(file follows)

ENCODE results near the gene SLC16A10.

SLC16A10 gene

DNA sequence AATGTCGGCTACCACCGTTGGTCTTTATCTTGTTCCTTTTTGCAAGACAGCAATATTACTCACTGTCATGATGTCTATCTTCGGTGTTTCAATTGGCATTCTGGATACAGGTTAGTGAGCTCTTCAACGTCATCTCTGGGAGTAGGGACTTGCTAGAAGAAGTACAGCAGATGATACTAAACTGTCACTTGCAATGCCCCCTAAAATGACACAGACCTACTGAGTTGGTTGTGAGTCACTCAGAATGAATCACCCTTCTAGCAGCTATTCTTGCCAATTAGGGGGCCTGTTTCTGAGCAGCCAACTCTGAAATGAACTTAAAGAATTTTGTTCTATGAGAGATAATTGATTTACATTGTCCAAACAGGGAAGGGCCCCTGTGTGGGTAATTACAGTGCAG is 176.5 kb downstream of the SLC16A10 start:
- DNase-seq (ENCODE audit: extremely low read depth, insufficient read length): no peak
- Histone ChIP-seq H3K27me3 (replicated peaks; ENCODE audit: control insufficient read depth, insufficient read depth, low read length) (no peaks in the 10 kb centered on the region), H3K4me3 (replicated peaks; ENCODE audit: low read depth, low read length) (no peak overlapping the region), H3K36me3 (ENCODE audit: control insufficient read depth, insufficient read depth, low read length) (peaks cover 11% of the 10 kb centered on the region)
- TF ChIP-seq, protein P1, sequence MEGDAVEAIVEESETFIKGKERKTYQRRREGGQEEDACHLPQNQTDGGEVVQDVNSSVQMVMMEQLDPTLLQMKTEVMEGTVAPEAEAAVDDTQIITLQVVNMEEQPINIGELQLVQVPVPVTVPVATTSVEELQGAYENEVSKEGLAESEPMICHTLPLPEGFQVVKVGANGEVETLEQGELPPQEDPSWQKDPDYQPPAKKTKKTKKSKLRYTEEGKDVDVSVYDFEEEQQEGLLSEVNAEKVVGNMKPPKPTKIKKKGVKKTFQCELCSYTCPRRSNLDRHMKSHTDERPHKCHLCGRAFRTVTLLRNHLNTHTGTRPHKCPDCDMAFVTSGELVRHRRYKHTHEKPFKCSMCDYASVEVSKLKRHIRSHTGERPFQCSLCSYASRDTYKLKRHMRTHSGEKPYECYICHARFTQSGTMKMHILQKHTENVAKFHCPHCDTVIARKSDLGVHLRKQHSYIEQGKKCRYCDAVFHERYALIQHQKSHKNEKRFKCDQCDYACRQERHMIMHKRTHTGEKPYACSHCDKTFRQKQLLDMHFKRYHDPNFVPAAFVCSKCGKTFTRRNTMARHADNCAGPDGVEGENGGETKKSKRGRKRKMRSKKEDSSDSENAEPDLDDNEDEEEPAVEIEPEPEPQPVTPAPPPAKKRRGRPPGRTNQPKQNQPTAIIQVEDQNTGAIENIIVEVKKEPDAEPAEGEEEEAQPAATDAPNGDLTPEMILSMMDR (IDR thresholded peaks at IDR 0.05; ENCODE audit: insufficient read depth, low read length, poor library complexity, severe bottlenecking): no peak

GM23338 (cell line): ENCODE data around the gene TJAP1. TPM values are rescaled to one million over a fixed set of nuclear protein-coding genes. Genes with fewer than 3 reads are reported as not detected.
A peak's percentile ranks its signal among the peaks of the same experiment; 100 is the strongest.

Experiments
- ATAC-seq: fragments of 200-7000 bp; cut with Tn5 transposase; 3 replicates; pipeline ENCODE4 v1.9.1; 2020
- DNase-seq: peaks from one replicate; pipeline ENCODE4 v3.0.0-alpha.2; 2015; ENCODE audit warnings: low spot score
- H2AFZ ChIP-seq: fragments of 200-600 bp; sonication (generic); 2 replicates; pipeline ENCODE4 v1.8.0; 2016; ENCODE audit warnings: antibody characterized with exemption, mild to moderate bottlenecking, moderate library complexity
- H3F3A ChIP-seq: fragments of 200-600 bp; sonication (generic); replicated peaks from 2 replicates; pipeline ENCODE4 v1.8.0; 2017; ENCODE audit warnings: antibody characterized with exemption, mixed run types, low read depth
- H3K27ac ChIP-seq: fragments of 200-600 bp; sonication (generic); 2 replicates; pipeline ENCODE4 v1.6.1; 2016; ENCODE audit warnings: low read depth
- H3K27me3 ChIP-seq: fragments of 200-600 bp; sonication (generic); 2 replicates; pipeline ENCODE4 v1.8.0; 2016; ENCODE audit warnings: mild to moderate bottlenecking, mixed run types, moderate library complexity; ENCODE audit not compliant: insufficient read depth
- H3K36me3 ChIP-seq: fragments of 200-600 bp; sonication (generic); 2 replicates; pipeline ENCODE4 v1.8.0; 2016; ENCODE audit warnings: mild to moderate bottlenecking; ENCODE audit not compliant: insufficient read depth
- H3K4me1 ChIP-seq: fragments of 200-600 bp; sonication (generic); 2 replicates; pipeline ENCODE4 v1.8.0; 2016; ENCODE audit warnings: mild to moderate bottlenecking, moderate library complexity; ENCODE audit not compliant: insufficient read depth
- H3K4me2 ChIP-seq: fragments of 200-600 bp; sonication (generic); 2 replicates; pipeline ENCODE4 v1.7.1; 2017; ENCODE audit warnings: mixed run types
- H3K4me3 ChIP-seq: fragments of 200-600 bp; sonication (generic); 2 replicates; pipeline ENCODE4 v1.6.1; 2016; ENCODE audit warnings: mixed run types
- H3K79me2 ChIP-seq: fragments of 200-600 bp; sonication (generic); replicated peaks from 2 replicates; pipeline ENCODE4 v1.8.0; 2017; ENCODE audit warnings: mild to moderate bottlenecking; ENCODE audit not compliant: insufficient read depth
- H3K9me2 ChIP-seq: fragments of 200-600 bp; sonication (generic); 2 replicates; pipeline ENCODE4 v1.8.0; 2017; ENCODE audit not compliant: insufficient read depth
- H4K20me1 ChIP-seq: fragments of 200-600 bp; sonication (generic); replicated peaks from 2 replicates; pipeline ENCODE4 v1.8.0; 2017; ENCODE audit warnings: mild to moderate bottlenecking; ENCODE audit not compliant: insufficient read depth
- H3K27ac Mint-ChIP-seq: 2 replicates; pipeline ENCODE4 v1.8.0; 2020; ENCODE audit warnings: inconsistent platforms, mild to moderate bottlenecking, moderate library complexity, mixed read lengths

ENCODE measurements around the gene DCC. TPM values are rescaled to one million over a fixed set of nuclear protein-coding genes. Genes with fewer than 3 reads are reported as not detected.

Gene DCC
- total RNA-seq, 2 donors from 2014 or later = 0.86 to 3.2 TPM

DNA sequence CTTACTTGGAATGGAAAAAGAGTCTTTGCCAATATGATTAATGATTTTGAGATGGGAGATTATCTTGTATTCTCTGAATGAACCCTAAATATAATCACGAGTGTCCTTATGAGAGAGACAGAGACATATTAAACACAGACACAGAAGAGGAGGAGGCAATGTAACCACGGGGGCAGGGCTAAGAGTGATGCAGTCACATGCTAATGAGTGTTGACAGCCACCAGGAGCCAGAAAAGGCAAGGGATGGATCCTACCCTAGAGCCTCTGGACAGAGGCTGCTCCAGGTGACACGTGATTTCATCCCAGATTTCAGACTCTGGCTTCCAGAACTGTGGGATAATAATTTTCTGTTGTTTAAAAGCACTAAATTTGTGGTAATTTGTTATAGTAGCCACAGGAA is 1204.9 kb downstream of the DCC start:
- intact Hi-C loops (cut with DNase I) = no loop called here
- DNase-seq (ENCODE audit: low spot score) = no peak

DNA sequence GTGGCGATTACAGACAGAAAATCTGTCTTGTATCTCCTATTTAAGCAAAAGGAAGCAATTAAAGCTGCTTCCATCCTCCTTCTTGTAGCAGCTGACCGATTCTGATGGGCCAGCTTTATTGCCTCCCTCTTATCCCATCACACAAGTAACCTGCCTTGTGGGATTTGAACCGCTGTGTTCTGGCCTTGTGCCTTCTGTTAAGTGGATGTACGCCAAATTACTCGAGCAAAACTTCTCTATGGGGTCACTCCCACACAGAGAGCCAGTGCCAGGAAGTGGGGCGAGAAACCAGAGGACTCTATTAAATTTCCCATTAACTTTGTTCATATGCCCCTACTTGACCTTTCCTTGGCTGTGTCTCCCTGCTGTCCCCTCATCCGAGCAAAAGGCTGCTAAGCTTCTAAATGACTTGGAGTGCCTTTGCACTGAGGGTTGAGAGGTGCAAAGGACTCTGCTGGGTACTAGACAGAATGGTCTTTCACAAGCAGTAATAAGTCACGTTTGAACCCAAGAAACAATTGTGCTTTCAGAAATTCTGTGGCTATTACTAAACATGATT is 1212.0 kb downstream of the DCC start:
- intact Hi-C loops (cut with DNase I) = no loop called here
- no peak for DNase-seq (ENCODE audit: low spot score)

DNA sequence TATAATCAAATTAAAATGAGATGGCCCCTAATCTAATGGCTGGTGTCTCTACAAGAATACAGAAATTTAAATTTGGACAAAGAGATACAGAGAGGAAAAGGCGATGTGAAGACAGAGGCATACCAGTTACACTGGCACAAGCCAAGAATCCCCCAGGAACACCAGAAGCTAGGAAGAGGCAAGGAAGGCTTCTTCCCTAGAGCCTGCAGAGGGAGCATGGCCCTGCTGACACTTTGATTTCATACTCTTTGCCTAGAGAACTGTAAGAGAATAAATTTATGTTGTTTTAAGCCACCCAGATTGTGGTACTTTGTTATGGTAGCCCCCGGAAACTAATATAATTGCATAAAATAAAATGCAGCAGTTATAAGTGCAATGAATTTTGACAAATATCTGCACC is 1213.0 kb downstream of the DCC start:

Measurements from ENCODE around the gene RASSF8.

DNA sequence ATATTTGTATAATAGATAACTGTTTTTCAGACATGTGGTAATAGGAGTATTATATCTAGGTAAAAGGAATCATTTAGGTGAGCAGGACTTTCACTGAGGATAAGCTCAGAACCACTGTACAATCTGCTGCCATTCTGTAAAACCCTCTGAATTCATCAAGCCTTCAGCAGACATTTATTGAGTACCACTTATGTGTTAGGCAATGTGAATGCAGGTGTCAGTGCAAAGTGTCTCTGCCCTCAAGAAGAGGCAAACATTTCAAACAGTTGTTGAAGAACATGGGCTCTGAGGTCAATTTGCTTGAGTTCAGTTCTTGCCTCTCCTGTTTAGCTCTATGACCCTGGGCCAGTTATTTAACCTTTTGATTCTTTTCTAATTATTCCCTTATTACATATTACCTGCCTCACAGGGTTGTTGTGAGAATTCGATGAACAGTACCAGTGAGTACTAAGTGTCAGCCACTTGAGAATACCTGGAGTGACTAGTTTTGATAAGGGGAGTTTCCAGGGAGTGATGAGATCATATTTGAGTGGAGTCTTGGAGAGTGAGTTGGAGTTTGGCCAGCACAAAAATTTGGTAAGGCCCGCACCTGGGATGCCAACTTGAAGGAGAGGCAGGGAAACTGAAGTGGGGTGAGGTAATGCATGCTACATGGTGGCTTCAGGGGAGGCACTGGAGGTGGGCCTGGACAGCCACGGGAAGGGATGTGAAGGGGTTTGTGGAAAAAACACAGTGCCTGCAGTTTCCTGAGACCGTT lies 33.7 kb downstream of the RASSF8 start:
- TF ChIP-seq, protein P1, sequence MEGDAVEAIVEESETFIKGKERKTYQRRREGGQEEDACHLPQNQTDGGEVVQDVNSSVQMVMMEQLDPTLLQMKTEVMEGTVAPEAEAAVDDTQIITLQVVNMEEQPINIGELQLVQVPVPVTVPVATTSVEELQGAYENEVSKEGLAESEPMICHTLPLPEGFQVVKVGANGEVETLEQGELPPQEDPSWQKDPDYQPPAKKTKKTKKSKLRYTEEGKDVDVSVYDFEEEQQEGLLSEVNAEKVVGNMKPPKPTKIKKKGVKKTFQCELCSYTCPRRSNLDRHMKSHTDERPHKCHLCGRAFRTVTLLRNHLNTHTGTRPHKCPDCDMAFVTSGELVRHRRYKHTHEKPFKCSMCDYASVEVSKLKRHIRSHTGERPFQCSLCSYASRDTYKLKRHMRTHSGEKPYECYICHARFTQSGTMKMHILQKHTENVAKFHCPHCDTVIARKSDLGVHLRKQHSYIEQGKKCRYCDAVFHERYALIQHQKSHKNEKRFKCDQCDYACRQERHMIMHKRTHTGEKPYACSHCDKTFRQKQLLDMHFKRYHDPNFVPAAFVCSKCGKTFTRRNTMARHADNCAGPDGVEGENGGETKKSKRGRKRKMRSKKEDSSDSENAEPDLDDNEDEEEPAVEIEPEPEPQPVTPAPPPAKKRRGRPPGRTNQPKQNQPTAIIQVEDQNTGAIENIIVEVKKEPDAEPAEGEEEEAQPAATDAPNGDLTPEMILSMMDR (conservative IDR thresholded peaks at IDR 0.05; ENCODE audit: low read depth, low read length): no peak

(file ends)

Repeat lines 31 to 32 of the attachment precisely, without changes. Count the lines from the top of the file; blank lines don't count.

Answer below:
- intact Hi-C loops (cut with DNase I) = no loop called here
- no peak for DNase-seq (ENCODE audit: low spot score)